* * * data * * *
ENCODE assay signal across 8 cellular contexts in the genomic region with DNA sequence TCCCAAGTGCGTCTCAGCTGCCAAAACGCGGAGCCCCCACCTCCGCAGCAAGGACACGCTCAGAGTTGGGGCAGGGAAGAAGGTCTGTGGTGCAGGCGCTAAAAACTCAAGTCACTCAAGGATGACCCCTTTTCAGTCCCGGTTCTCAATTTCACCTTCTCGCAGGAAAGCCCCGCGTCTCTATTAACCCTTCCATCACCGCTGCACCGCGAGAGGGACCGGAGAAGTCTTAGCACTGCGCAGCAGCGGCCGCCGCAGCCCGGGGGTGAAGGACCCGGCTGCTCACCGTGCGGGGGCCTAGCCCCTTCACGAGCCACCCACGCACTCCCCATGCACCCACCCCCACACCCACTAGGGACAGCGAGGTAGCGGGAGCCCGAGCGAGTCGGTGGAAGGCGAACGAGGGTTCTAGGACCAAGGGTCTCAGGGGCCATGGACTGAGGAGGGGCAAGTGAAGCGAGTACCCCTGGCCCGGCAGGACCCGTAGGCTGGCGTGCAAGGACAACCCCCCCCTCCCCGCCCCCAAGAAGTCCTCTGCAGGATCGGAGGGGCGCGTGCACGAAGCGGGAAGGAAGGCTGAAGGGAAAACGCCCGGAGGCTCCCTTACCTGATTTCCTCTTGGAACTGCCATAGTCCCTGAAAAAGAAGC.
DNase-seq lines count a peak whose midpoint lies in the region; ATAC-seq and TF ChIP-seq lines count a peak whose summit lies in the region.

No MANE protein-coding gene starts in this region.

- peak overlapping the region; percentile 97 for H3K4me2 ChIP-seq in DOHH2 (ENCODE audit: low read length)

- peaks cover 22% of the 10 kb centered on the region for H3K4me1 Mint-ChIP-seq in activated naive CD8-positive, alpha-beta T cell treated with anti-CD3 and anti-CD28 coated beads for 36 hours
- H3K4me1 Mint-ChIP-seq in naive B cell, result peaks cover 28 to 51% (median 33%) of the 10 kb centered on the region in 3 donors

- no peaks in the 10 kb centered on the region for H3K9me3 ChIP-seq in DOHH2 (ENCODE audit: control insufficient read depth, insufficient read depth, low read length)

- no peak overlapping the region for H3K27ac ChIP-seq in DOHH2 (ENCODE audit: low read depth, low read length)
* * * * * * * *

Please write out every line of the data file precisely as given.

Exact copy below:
ENCODE assay signal across 8 cellular contexts in the genomic region with DNA sequence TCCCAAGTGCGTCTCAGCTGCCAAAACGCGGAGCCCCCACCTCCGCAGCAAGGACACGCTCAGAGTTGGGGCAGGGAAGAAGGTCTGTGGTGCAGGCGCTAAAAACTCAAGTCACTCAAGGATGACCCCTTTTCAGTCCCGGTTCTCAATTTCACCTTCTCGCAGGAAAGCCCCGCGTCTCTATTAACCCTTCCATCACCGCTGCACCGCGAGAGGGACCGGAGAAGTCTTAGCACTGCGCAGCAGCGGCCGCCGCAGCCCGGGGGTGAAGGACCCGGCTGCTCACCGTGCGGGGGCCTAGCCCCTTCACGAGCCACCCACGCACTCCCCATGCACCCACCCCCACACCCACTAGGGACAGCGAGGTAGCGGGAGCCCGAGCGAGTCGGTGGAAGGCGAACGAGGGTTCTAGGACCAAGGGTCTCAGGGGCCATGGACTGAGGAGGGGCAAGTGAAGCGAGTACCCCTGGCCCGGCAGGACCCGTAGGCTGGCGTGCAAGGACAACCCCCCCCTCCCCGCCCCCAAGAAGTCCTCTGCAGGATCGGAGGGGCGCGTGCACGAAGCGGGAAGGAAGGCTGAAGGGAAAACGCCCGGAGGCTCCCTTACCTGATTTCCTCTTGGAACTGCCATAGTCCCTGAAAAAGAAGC.
DNase-seq lines count a peak whose midpoint lies in the region; ATAC-seq and TF ChIP-seq lines count a peak whose summit lies in the region.

No MANE protein-coding gene starts in this region.

- peak overlapping the region; percentile 97 for H3K4me2 ChIP-seq in DOHH2 (ENCODE audit: low read length)

- peaks cover 22% of the 10 kb centered on the region for H3K4me1 Mint-ChIP-seq in activated naive CD8-positive, alpha-beta T cell treated with anti-CD3 and anti-CD28 coated beads for 36 hours
- H3K4me1 Mint-ChIP-seq in naive B cell, result peaks cover 28 to 51% (median 33%) of the 10 kb centered on the region in 3 donors

- no peaks in the 10 kb centered on the region for H3K9me3 ChIP-seq in DOHH2 (ENCODE audit: control insufficient read depth, insufficient read depth, low read length)

- no peak overlapping the region for H3K27ac ChIP-seq in DOHH2 (ENCODE audit: low read depth, low read length)